Originally Posted by mvmac View Post
 

 

I would tend to agree with that. If it is a muscle thing, it's not muscles that can be developed by lifting weights.

Yeah, that has to be true cuz I (somewhat shamefully :8)) don't work out or lift weights, and I have no trouble getting it out there a ways.

post #30 of 38
Quote:
Originally Posted by saevel25 View Post
 

 

I do wonder if playing sports or playing early in life has something to do with it. Because I away always an overswinger, swing as hard as I can golfer. So I wonder if I developed the speed in the muscles that matter for club head speed. 

 

From what I've read and heard from experts, that's a big part of it. Kids should basically play a bunch of different sports and then specialize (if they want to) in their early-mid teens.

 

My comment earlier, about gaining muscle for speed by lifting weights, was thinking more about the average Joe than young golfers. Even then "lifting" might not be the best route for speed, would think that ballistic calisthenic training would be most beneficial. Kind of brings us back to playing different sports where you're running fast for short distances, jumping and throwing stuff.

post #31 of 38
Quote:
Originally Posted by Golfingdad View Post
 
Quote:
Originally Posted by mvmac View Post
 

 

I would tend to agree with that. If it is a muscle thing, it's not muscles that can be developed by lifting weights.

Yeah, that has to be true cuz I (somewhat shamefully :8)) don't work out or lift weights, and I have no trouble getting it out there a ways.

 

yeah...yeah.... VLOG!!!!!

 

:-P

post #32 of 38
Quote:
Originally Posted by mvmac View Post
 

 

From what I've read and heard from experts, that's a big part of it. Kids should basically play a bunch of different sports and then specialize (if they want to) in their early-mid teens.

 

My comment earlier, about gaining muscle for speed by lifting weights, was thinking more about the average Joe than young golfers. Even then "lifting" might not be the best route for speed, would think that ballistic calisthenic training would be most beneficial. Kind of brings us back to playing different sports where you're running fast for short distances, jumping and throwing stuff.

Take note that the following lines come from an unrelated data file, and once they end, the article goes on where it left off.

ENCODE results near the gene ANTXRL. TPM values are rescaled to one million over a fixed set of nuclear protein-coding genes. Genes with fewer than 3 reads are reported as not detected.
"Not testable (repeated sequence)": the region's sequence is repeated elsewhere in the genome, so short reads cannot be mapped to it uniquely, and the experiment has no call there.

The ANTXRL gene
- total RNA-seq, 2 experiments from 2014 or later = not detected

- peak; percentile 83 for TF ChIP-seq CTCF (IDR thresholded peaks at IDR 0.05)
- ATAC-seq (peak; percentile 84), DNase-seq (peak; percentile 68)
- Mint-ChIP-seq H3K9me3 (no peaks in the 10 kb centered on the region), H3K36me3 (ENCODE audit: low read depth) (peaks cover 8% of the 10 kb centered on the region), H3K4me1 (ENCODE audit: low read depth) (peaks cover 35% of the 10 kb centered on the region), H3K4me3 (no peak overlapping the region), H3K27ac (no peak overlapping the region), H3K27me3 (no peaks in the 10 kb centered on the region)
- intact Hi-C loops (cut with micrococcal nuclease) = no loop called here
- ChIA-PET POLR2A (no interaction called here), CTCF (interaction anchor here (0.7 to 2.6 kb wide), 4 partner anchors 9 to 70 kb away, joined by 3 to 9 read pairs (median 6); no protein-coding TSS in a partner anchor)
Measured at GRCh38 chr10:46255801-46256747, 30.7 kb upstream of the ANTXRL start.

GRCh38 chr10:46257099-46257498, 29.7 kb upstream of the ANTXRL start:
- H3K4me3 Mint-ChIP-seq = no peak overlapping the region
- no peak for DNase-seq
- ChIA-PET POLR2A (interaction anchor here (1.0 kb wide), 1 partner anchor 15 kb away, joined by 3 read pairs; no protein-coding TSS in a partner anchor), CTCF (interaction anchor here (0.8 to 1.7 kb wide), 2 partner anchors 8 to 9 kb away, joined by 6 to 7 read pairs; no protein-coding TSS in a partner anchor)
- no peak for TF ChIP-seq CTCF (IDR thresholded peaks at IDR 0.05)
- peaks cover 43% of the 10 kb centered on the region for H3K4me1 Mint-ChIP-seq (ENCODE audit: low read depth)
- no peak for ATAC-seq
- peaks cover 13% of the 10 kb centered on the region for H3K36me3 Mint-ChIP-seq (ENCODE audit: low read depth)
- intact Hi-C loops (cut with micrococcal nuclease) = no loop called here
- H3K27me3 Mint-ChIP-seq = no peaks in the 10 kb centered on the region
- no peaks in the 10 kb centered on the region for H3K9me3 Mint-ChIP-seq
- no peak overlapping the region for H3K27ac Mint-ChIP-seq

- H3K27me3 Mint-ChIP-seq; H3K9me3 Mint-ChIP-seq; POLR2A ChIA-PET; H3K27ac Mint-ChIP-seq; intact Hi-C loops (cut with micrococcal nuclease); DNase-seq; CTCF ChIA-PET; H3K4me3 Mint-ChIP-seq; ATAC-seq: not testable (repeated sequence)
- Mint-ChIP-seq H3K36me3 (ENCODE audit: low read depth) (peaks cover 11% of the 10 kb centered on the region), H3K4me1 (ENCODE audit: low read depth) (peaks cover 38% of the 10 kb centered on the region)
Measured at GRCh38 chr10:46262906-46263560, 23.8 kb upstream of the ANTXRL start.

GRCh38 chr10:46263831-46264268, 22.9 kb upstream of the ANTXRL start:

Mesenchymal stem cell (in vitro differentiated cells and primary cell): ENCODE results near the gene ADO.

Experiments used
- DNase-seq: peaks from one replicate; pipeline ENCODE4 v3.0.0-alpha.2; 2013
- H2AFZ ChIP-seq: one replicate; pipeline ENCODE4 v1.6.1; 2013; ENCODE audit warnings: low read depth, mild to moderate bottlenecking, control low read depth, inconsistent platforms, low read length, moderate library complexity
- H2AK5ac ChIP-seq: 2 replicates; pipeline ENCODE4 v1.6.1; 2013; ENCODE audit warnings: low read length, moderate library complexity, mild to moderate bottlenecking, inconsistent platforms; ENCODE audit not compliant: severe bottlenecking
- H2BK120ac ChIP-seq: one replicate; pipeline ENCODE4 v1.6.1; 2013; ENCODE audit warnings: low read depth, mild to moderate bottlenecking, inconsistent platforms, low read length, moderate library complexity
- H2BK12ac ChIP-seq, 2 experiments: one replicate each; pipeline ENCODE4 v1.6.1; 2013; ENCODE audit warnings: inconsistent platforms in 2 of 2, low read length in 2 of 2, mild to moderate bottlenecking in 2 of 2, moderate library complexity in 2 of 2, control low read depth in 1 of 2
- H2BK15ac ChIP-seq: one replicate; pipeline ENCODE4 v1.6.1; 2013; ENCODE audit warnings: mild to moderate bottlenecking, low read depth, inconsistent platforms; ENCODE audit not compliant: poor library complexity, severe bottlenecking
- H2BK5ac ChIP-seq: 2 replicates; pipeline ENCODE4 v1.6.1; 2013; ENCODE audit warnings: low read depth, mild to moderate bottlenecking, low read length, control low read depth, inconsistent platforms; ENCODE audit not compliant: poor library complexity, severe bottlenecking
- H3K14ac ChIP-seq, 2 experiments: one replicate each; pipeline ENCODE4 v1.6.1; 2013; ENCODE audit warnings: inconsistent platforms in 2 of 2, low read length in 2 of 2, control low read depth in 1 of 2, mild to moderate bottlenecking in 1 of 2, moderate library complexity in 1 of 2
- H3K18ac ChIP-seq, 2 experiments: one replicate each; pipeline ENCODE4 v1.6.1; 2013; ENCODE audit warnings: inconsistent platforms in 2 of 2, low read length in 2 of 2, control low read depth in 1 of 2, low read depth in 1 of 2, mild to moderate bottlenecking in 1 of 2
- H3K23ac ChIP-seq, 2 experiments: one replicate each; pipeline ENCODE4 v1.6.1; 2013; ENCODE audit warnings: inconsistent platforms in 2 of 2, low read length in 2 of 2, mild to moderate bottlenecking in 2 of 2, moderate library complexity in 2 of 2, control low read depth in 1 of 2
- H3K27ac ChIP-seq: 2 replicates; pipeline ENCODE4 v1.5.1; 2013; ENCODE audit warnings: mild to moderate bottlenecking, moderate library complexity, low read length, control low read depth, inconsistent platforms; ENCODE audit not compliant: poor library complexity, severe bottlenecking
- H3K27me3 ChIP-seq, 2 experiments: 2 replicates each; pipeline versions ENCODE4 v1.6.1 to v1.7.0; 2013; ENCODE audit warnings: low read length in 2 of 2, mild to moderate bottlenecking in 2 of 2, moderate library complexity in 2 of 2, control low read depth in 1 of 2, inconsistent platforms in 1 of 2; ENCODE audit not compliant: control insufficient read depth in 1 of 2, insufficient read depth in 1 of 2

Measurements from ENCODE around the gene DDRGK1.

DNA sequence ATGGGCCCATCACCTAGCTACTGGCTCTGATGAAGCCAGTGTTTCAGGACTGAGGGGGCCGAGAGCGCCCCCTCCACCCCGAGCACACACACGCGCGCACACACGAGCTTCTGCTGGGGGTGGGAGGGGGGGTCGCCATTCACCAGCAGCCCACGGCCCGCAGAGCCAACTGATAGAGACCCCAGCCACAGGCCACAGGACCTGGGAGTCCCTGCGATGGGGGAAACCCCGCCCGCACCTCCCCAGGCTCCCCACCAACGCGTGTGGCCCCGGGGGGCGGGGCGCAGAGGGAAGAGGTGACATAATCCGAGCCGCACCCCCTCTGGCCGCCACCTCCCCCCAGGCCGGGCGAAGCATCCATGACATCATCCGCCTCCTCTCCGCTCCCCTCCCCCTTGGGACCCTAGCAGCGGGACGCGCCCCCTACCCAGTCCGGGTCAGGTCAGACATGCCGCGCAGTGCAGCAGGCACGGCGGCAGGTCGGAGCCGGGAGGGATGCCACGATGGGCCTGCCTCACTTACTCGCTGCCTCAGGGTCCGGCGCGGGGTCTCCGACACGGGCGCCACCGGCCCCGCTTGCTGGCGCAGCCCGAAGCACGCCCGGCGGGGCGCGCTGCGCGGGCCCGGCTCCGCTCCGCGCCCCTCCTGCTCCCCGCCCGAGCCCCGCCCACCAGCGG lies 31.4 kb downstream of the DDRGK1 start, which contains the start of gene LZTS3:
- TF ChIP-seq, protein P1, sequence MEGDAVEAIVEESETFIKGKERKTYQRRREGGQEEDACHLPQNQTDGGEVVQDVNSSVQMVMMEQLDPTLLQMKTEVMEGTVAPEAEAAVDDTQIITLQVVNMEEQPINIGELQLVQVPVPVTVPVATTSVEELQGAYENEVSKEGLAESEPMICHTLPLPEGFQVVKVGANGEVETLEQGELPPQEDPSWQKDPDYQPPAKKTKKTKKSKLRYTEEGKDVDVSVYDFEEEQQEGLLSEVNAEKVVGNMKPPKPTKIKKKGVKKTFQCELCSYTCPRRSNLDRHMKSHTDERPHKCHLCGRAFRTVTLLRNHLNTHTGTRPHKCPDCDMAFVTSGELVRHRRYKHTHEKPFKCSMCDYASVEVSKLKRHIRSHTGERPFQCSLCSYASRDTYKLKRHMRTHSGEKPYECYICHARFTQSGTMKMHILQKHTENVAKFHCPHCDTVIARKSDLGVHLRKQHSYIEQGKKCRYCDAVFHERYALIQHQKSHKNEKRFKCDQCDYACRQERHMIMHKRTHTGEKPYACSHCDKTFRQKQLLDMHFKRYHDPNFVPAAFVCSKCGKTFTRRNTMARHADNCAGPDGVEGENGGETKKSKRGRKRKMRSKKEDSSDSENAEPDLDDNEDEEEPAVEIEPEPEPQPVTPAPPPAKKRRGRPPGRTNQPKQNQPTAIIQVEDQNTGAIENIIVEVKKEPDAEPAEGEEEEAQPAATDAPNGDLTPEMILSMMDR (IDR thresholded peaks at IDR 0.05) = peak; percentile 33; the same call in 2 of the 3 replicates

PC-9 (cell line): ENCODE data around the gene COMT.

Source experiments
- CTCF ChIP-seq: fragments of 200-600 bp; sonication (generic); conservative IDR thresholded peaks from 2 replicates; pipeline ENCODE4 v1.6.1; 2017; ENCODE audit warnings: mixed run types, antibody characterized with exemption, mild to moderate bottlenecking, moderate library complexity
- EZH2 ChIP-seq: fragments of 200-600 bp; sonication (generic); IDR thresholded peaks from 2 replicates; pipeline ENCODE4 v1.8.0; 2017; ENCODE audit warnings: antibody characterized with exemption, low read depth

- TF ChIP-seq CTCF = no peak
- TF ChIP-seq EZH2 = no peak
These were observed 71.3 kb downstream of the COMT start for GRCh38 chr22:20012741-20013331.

Yea I would agree with that. Kinda why I don't do much bulk building exercises. I prefer a lot of complex exercises, do them with high intensity. For me standard weight lifting is good for stability. If a person has bad core, or poor joint strength, then they will suffer. To gain speed, I think most people just need to free up their body more. At least from my study on this, you really can't train for fast twitch muscle fibers. We are all genetically made with a certain range in which we can gain, and that is muscle specific as well. Cause if we could then anyone could be world class sprinters. It just doesn't happen. I would say, build strength for stability, and use fast high intensity for speed, and see what the body will give ya. 

post #33 of 38
Quote:
Originally Posted by saevel25 View Post
 

 

Yea I would agree with that. Kinda why I don't do much bulk building exercises. I prefer a lot of complex exercises, do them with high intensity. For me standard weight lifting is good for stability. If a person has bad core, or poor joint strength, then they will suffer. To gain speed, I think most people just need to free up their body more. At least from my study on this, you really can't train for fast twitch muscle fibers. We are all genetically made with a certain range in which we can gain, and that is muscle specific as well. Cause if we could then anyone could be world class sprinters. It just doesn't happen. I would say, build strength for stability, and use fast high intensity for speed, and see what the body will give ya. 

I guess that explains why I hit the ball further than most people would assume I could based on my body type. Even with my poor mechanics :-P. I doubt I'll get up to your distances but once I get some of these keys locked down I probably will get close and have more accuracy.

post #34 of 38
Quote:
Originally Posted by 14ledo81 View Post
 

 

yeah...yeah.... VLOG!!!!!

 

:-P

 

lol I can vouch for @Golfingdad, he's hits it far. Doesn't hurt that he's 6'5" and can lift a car :-P

post #35 of 38
Quote:
Originally Posted by mvmac View Post
 
Quote:
Originally Posted by 14ledo81 View Post
 

 

yeah...yeah.... VLOG!!!!!

 

:-P

 

lol I can vouch for @Golfingdad, he's hits it far. Doesn't hurt that he's 6'5" and can lift a car :-P

 

I can lift cars as well.....:dance:

 

 

 

Can't hit it far though......:no:

post #36 of 38

I already lift weights and hope I have decent mechanics.....

 

Frankly, I'm getting more distance usually from committing to a more "fuller" swing.  Bigger backswing and more thorough follow-thru.  I guess one could say that's 'even better' mechanics.  So, even with strength and form, looseness, and flexibility come into play even more for people starting out fit.

 

Goal lately is a bigger, but more smoother/tempo swing

 

that's hard for me, as I usually tighten up everything until I get it under control and then just live there....it's easy to overshoot that point and go in a counterproductive direction...

 

 

that said - everyone can benefit in LIFE by being healthier and fitter - exercise, eat smarter, play, drink your water